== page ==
Let me say one more thing at the end, with which you will not be able to disagree, although you may be irritated by its analytical form: 'P' is True if and only if p.:)

At 1:12 AM , Blogger Joseph Orosco said...

Martid: I actually like the suggestion that we need to focus more on "phronesis". I like Aristotle's emphasis on this as a way of knowing and thinking about the common good for the community. How to develop this "common sense" seems to be a crucial task in an age in which knowledge seems to be defined mostly as "technological know how" (techne--for the Greek lovers out there!)

At 9:18 PM , Blogger Candace said...

I never saw philosophy as Philosophy, to be learned in College where one gets a Degree. Funny since that is what I am getting my degree in, but I feel like I used my government dollars for personal betterment and enjoyment - not a job opportunity or the right to pretentiousness. I see philosophy happening a lot around me, but I don't think people realize they are philosophizing. When people find out that I am a philosophy major, they are always full of awe that I am doing something like that when I could be learning about Business! Engineering! Or Science! They ask me what philosophy is or what one does to philosophize. I ask them some question about the condition of society. They give a problem and possible solution to this problem. I tell them they are now philosophizing.

I think people are disconnected from philosophy and don't realize they are doing it. It is easily recognizable when one practices medicine, or chemistry, or mathematics. I think philosophy is such a part of daily life for many people that they don't or can't recognize it for what it is and have also grown complacent in their analysis of the world.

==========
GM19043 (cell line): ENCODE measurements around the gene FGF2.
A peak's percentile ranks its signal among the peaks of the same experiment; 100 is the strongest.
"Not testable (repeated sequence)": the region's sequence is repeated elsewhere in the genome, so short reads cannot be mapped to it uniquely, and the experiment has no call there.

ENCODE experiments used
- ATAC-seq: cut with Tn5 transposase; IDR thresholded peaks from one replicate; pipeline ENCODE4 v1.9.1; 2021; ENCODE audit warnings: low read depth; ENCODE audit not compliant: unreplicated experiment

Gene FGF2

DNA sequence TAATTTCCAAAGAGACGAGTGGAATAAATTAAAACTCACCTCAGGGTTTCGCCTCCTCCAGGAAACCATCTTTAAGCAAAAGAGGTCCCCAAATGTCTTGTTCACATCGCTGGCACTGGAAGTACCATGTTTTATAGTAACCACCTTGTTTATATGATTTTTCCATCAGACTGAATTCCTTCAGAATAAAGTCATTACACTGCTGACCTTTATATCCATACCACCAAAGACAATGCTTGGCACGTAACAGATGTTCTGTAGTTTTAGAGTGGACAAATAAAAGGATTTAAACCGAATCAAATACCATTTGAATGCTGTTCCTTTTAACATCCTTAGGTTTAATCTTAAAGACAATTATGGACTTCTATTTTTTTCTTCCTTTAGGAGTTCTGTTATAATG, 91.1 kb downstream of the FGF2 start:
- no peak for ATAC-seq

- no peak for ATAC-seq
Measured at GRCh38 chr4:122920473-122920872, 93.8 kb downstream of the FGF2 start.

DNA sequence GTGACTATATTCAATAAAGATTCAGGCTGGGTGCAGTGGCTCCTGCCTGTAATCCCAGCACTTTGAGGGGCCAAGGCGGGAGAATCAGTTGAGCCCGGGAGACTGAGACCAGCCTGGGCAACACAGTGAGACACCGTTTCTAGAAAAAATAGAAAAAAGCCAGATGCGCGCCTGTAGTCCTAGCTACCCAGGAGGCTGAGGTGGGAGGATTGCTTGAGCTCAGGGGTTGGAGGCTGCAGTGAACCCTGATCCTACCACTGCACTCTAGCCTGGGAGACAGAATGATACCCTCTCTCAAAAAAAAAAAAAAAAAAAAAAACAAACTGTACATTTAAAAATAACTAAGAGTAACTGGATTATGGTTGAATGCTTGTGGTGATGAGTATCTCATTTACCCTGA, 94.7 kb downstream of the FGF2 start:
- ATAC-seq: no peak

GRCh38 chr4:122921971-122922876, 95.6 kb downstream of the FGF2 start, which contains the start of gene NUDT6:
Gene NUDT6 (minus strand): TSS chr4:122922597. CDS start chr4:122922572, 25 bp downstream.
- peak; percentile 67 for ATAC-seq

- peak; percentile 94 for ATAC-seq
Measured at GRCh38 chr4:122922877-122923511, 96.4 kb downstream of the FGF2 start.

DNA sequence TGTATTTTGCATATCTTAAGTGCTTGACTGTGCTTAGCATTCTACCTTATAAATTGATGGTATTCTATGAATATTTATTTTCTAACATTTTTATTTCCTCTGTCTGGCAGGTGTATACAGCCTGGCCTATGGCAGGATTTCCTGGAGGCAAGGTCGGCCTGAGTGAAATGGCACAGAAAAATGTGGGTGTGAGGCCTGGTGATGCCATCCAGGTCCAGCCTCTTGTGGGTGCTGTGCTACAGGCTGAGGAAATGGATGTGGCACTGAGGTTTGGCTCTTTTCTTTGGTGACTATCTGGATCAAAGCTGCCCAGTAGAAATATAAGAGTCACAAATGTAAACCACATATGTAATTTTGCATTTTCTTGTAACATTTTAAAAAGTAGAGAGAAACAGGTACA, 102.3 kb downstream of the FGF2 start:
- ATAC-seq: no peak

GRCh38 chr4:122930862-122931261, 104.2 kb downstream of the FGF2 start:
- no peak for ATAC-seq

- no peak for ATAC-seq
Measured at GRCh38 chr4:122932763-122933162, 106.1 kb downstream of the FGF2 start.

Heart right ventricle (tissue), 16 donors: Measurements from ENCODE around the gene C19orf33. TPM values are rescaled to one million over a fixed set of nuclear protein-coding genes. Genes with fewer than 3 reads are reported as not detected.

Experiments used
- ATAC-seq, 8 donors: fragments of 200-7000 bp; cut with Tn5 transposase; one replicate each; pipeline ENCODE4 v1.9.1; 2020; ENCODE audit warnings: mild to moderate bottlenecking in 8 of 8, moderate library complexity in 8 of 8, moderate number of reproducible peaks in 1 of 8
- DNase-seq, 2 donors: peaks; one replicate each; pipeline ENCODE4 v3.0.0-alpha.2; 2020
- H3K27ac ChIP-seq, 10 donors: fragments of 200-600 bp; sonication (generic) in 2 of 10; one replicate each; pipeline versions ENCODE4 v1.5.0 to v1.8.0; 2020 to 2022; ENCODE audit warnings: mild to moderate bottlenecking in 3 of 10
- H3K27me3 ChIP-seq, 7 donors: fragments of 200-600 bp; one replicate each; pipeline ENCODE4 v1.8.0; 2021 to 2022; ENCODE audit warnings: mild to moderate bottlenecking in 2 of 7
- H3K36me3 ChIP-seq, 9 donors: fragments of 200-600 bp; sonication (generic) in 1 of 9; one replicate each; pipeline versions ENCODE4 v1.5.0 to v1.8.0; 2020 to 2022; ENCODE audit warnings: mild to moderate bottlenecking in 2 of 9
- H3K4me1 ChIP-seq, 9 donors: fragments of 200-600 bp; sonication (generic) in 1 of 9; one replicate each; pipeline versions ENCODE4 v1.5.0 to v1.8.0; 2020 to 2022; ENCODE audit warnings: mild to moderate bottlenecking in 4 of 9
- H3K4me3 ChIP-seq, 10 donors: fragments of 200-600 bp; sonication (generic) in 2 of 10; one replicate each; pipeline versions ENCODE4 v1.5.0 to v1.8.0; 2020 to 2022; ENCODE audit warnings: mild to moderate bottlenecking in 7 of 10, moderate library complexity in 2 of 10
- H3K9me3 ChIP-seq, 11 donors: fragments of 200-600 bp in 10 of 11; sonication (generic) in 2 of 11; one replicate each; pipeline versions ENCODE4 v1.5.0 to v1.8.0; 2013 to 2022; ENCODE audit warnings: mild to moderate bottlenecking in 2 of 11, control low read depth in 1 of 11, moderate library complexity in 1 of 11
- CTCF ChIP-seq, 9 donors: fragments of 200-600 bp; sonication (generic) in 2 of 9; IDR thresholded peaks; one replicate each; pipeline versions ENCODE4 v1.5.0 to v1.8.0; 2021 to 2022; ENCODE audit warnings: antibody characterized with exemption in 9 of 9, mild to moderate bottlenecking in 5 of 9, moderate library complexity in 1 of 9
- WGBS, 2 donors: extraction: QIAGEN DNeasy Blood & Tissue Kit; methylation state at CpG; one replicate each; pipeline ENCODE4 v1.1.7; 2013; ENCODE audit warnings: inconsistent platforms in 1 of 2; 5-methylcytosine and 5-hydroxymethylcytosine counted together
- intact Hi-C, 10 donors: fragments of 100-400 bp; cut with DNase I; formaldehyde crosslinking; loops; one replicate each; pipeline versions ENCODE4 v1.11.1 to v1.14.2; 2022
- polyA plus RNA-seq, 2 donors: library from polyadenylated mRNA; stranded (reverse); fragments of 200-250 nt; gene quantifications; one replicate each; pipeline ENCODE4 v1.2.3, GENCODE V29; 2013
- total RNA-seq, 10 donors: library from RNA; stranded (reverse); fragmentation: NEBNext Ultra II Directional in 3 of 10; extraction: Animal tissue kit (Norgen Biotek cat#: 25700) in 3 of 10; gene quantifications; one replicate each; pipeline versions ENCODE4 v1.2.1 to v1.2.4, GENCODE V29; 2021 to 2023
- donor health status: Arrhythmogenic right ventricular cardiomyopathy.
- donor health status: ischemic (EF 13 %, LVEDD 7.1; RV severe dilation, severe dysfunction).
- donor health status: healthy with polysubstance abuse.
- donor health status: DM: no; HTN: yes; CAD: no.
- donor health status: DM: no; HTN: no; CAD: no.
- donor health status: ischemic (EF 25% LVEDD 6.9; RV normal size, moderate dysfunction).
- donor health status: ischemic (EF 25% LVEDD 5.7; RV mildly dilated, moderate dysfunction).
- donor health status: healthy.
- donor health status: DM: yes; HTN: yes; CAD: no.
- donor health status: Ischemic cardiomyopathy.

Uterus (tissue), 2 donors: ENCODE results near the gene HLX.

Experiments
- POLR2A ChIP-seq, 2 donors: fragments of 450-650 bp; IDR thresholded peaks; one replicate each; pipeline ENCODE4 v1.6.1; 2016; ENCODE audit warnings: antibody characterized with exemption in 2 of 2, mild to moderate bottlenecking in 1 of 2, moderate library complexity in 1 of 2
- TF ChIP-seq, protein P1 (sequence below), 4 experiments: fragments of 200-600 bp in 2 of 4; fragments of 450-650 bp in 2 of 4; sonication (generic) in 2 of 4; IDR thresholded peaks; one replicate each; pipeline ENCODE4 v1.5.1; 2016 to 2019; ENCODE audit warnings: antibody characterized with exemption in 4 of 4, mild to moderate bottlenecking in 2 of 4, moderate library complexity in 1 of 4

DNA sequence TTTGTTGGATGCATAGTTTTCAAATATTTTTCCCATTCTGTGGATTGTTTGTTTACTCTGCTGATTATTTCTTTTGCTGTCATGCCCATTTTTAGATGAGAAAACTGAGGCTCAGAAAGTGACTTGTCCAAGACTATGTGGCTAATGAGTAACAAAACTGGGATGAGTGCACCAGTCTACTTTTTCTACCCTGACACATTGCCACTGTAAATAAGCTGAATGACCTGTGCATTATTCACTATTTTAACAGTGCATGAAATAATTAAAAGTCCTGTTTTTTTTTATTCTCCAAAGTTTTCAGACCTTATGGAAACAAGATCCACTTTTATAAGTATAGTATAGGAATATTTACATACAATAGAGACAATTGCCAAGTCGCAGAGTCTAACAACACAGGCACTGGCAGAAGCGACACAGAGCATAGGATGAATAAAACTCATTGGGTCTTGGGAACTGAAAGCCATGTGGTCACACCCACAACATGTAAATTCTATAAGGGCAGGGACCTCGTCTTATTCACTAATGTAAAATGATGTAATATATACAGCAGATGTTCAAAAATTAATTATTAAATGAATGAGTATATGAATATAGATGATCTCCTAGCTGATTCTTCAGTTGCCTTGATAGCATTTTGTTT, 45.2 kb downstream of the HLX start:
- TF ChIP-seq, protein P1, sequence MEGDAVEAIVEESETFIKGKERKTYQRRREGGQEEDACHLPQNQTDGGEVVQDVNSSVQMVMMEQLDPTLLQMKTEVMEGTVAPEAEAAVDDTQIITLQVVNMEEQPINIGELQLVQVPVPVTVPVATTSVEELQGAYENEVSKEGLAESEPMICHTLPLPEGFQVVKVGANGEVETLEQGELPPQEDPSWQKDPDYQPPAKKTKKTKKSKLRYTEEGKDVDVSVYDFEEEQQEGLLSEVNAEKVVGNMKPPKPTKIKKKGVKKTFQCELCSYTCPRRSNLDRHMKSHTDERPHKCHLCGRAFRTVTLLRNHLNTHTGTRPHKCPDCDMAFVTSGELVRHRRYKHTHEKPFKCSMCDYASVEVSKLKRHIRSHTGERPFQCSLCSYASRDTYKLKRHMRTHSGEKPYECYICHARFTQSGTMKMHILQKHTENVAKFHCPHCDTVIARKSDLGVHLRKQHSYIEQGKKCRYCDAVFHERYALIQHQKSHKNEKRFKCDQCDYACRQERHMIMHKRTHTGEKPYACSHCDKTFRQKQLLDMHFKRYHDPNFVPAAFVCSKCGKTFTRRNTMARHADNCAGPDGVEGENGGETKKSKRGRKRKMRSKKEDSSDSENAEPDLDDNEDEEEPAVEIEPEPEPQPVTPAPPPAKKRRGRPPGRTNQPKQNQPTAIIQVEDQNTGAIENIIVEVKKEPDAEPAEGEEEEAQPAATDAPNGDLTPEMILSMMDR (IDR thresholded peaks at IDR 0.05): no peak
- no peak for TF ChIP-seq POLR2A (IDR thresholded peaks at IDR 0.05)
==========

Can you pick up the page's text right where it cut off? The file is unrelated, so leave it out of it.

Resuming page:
I would guess that people think "real" philosophy is only done by PhD's that teach at universities. I feel like I do my best philosophy when I am outside of the classroom, though. I feel that the classroom is a great place to talk with people that are on a very common ground as me and speak the same language (like Joscelyne said tonight, English...but not easily understood by everyone). It is a great place to begin to ask questions and collaborate, and I love the community. But when I can share that community and our discussions with people that don't have the exposure...I feel that is when I make the most gains and have the greatest connections with others, because I am educating in a way!

I guess the bottom line is, if people don't recognize that they are "doing philosophy", that is okay! It is the practice that matters, not the labeling of it. And if I can facilitate it in daily life, then I'm not doing too badly.